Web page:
1. Take a stroll through Southbank Parklands and take a dip at the Streets Beach (yes, they’ve created a fake beach in the park that you can go for a paddle and a swim in.)
2. Be a tourist – Take a visit to Lone Pine Koala Sanctuary to have a cuddle with a koala and feed a kangaroo.
3. Spend a day being cultured and head to the Queensland Museum, Queensland Art Gallery and Gallery of Modern Art.

A Little Out of the Way

Take a bus to visit Walkabout Creek wildlife centre. It’s half an hour through suburbia but I think it’s worth it. A concession entry ticket is $4.35. The centre is small and there isn’t many visitors, this means that you get to spend as much time as you like looking at the animals without reams of tourists taking up the whole space in front of you taking videos of the platypus with their iPads. There’s a small walk through aviary and a space outside where you can get close to some wallabies. There are also 1.5km and 5km bushwalks which are nice to see some nature and an ideal place for your first bushwalk. Make sure you look out for snakes though!


You’re probably noticing a trend by now, this is expensive too. When I arrived at Brisbane airport I saw an offer at Duty Free for 2 bottles of vodka for $50. I thought this was one of the worst deals I had ever seen. In hindsight, this was a fantastic deal that I should have taken advantage of. A bottle of vodka or whiskey will set you back about $50. Beer and Cider aren’t too bad but I still consider them fairly expensive. The way to drink cost effectively is to buy goon (boxed wine.)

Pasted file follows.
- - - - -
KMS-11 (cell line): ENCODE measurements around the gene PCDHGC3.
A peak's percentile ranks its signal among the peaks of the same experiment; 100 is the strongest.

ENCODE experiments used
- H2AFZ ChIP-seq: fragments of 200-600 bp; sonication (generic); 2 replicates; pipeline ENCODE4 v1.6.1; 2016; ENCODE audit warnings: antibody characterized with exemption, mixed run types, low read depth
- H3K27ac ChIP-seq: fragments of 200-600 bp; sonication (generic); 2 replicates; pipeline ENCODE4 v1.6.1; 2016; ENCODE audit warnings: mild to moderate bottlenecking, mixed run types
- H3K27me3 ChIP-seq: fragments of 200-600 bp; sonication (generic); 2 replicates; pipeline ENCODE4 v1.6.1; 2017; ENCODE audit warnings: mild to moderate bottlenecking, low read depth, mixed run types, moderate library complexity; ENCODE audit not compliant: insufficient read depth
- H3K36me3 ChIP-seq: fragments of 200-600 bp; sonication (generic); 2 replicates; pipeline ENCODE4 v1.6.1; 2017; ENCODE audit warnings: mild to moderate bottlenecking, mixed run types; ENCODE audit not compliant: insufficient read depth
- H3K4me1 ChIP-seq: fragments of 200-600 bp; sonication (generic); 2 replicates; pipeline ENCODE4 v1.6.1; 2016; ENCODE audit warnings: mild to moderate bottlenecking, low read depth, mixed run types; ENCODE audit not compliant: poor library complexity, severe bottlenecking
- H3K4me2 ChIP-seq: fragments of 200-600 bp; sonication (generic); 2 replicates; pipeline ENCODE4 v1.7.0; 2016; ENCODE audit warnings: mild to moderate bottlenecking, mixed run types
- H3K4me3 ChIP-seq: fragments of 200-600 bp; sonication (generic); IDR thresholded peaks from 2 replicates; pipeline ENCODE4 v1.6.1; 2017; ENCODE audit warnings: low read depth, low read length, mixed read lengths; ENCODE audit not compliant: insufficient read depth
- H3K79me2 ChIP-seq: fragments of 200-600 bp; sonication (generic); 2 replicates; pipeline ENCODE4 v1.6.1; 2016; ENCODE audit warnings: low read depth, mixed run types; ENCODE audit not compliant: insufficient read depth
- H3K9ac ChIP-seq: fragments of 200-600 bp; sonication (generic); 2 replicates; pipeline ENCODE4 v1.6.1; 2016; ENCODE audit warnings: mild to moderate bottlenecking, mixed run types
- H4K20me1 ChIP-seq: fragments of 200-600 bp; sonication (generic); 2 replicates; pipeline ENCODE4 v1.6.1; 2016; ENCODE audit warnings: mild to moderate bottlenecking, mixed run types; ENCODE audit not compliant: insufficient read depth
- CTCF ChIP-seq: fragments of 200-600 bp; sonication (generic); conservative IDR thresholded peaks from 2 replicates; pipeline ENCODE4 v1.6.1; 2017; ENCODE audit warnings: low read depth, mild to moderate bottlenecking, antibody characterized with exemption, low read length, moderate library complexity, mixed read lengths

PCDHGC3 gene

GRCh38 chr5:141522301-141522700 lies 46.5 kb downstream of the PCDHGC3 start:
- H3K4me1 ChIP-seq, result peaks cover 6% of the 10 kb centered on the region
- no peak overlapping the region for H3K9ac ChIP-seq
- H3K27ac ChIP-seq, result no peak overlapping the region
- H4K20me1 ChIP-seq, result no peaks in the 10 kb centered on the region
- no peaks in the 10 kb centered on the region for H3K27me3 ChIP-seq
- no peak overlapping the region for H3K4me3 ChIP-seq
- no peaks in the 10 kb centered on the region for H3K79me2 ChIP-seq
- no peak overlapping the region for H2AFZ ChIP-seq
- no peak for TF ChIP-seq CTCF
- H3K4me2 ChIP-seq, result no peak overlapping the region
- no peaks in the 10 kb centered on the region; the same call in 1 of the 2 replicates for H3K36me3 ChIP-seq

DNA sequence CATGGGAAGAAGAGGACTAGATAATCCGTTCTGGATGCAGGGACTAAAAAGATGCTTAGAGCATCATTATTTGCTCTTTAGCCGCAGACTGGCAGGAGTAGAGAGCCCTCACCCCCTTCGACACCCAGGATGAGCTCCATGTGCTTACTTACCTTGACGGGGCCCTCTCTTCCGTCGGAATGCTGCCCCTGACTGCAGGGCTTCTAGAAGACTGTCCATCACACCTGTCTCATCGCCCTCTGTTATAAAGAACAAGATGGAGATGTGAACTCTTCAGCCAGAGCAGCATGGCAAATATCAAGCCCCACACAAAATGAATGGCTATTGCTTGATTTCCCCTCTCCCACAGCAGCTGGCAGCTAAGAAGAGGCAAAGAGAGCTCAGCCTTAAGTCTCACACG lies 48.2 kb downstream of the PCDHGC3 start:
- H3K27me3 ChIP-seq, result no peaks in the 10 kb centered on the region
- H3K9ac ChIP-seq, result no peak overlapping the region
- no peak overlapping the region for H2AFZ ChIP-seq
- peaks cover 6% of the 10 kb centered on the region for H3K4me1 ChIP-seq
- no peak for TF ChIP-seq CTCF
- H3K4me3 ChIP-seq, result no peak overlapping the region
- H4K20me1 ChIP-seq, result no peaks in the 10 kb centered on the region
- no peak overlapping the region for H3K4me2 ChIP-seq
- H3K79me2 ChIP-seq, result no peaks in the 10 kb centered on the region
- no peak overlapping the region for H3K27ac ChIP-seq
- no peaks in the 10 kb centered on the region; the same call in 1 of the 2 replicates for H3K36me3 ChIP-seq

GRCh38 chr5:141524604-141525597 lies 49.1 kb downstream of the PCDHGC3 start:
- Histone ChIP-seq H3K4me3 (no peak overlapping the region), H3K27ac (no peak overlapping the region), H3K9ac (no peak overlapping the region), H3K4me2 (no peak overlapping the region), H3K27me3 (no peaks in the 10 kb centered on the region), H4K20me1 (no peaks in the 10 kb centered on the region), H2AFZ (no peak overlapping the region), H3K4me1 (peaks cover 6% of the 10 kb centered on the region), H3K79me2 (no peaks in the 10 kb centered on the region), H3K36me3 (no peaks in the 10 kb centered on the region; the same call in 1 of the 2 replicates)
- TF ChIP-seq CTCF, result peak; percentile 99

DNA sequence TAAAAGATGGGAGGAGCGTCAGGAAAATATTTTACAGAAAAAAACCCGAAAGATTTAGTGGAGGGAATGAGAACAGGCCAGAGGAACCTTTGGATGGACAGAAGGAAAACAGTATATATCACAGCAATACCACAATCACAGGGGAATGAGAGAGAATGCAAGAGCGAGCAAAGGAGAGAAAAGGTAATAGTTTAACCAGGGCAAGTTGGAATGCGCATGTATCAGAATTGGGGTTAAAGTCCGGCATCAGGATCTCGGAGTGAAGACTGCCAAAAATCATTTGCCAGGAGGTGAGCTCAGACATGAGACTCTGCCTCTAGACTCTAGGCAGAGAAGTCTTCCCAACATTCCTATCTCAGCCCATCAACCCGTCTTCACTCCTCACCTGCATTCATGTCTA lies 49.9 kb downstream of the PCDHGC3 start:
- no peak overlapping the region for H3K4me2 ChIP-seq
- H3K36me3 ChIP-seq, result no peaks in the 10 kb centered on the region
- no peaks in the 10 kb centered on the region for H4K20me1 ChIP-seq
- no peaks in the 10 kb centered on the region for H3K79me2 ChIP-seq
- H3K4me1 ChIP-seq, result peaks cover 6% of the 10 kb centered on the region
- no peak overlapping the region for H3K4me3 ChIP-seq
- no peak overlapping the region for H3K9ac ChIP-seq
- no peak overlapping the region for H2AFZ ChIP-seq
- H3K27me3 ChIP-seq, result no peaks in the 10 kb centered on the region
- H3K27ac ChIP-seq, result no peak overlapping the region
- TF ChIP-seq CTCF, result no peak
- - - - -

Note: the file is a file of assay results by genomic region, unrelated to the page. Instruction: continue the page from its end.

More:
Also, you can’t buy alcohol in supermarkets in Australia so you’ll have to head to the nearest bottle shop.

Free Wifi?

If you’re not at uni try the state library for wifi and power sockets in the city, if in doubt there’s always Maccas (McDonalds.)

Keeping in Touch

Download Skype for free video calls over the internet. Also take a look at Vodaphone’s International pre-paid plan. This lets you make calls to the UK, US & Singapore for $1.

An idea for the holidays

Since the Australian academic year starts in February and ends in November, you may well find yourself studying Semester 2, having a three-month summer vacation, then studying semester 1. This is a huge chunk of time. One way to spend it cost-effectively is to sign up on help exchange. A 2-year memberships costs £18. This is a cultural exchange where you stay with local people and work on a farm, boat, ranch etc. in exchange for food and accommodation.

One last thing!

If you take a weekend excursion to Sydney, don’t miss the last flight back.